To once again borrow the words of C. S. Lewis:

“To love at all is to be vulnerable. Love anything and your heart will be wrung and possibly broken. If you want to make sure of keeping it intact you must give it to no one, not even an animal. Wrap it carefully round with hobbies and little luxuries; avoid all entanglements. Lock it up safe in the casket or coffin of your selfishness. But in that casket, safe, dark, motionless, airless, it will change. It will not be broken; it will become unbreakable, impenetrable, irredeemable. To love is to be vulnerable.”

Extending yourself makes you vulnerable. In other words, to love is to be open to hurt. These last three skills guide us in dealing with hurt.

Forgiveness

Forgiveness is defined as letting go of resentment. It’s one of the most important character skills for a person to possess: because people are human and will make mistakes, a lot of them. Your spouse, your kids, your parents, your boss, your coworkers, your teammates are going to screw up and let you down. We must be willing to accept limitations in others and develop the capacity to tolerate imperfection. The skill of letting go of resentment that lingers when people have hurt us, falsely accused us, threw us under the bus, and generally let us down is not about being passive or letting people get away with bad behavior or pretending the bad behavior is acceptable. Forgiveness involves going to people and communicating how what have done has affected you, dealing with it, letting go of any lingering resentment. Resentment destroys the human personality. Harboring resentment, seeking revenge, and obsessing about what others have done to us often causes us to become spiteful and hateful. When our pride and feelings are hurt, we justify not letting people off the hook.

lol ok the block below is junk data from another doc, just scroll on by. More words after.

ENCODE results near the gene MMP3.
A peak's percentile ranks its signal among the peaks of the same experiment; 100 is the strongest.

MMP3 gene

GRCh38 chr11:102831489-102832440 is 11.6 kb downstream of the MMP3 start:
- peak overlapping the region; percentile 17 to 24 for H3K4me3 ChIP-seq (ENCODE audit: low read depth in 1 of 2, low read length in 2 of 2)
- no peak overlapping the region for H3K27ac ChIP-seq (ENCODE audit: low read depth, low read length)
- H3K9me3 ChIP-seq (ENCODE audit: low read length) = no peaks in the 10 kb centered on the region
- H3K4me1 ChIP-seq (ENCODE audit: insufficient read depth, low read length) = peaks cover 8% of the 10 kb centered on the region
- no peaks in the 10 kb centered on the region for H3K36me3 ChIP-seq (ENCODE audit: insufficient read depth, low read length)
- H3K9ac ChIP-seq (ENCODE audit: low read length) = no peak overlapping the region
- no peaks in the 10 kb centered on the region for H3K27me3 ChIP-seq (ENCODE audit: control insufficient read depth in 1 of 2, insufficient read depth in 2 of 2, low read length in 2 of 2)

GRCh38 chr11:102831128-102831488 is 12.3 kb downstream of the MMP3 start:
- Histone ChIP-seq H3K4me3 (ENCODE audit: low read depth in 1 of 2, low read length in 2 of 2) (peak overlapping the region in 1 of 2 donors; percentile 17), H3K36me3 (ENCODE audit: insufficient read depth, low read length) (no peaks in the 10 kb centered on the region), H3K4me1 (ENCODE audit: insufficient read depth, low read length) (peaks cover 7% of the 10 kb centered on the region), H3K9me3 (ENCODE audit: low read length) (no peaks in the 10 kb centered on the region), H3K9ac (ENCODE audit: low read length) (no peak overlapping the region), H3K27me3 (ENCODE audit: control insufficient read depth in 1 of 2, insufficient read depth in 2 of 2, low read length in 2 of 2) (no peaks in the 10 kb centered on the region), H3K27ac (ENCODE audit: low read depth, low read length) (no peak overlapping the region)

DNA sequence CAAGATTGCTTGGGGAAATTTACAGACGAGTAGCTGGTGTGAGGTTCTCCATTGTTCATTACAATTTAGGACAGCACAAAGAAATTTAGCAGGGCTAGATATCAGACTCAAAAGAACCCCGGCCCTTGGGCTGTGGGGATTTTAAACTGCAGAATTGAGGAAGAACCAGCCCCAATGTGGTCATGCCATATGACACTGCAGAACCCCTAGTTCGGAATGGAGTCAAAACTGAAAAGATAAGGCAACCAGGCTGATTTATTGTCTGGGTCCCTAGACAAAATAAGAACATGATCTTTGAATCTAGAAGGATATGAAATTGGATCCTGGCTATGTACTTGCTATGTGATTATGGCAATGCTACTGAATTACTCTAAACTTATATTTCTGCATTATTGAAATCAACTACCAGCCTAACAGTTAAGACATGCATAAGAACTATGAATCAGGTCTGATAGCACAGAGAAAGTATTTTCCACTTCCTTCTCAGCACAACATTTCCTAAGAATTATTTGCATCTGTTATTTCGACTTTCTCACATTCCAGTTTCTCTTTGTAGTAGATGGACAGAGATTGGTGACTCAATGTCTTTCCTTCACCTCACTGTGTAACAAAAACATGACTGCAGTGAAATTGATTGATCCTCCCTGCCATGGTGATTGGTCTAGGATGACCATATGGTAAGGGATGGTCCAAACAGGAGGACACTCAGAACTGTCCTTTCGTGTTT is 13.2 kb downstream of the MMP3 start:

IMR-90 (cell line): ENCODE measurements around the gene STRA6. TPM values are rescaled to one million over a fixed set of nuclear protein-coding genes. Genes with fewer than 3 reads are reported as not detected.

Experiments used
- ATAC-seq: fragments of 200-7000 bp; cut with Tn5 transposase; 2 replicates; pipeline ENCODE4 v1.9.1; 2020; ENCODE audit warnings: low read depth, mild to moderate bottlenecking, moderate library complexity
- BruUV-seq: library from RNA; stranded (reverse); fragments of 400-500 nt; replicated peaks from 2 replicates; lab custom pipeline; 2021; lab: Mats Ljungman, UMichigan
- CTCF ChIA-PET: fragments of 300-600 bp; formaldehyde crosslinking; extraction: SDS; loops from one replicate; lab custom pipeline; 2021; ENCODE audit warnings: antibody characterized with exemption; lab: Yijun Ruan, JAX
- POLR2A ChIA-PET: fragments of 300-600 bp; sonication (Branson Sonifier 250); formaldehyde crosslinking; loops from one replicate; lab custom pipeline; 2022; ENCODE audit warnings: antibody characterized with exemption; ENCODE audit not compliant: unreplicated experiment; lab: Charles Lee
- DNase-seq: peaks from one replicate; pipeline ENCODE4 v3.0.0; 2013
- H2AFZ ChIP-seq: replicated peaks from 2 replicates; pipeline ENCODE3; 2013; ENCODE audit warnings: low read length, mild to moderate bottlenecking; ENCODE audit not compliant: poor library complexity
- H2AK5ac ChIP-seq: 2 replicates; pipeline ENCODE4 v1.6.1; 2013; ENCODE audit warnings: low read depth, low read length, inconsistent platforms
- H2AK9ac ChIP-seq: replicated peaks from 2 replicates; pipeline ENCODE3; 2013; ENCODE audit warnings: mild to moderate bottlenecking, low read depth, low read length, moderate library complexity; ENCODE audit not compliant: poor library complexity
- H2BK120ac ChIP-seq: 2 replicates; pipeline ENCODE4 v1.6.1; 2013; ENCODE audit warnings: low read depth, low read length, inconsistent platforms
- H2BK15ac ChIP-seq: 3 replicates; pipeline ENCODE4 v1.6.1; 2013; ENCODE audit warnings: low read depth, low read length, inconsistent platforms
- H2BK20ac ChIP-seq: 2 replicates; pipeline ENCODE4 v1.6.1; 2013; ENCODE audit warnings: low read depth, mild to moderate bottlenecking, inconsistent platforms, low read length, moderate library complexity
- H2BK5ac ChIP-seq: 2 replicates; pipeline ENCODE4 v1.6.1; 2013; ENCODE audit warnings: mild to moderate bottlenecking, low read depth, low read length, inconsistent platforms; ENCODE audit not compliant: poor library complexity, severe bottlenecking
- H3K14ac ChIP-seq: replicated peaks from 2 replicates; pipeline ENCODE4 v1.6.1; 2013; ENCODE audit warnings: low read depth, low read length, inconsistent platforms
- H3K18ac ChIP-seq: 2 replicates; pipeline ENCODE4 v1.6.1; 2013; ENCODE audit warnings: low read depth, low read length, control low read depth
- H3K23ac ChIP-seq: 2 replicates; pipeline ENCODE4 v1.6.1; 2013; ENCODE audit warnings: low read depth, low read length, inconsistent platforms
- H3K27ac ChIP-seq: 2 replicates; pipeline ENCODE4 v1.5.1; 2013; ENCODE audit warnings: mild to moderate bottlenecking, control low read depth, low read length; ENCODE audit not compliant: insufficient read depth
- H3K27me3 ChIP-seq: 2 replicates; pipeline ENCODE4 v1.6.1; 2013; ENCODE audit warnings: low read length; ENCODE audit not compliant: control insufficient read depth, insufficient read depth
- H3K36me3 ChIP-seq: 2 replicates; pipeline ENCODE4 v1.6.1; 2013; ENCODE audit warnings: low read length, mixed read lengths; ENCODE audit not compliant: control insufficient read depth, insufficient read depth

Hunter explains forgiveness occurs when we separate people from behavior. We all do bad things but aren’t necessarily bad people. Are we as willing to let others off the hook as easily as we do ourselves? I was once told by a man I loved dearly, “Rock, we only accuse others of what we are capable of doing ourselves.” I hated hearing those words. I refused to admit the judgments I made mentally against others were only because I had the ability to do the exact the same things. Then the words of Paul is his letter to the Romans wafted through my thick head, “You, therefore, have no excuse, you who pass judgment on someone else, for at whatever point you judge another, you are condemning yourself, because you who pass judgment do the same things.”

Honesty

Honesty is simply being free from deception. Trust is the glue that holds relationships together. Trust is built by behaving with honesty, it requires effort, and comes through communication of listening and speaking. One major aspect of honesty which is rather difficult is accountability. Failure to hold people accountable for their actions is deceptive and is not living up the responsibility of helping others be the best they can be and provides the false illusion that everything is okay. Dishonesty and deception take root in our heart as unforgiveness is allowed to dwell. Gandhi stated, “One man cannot do right in one department of life whilst he is occupied in doing wrong in any other department. Life is one indivisible whole.”

Commitment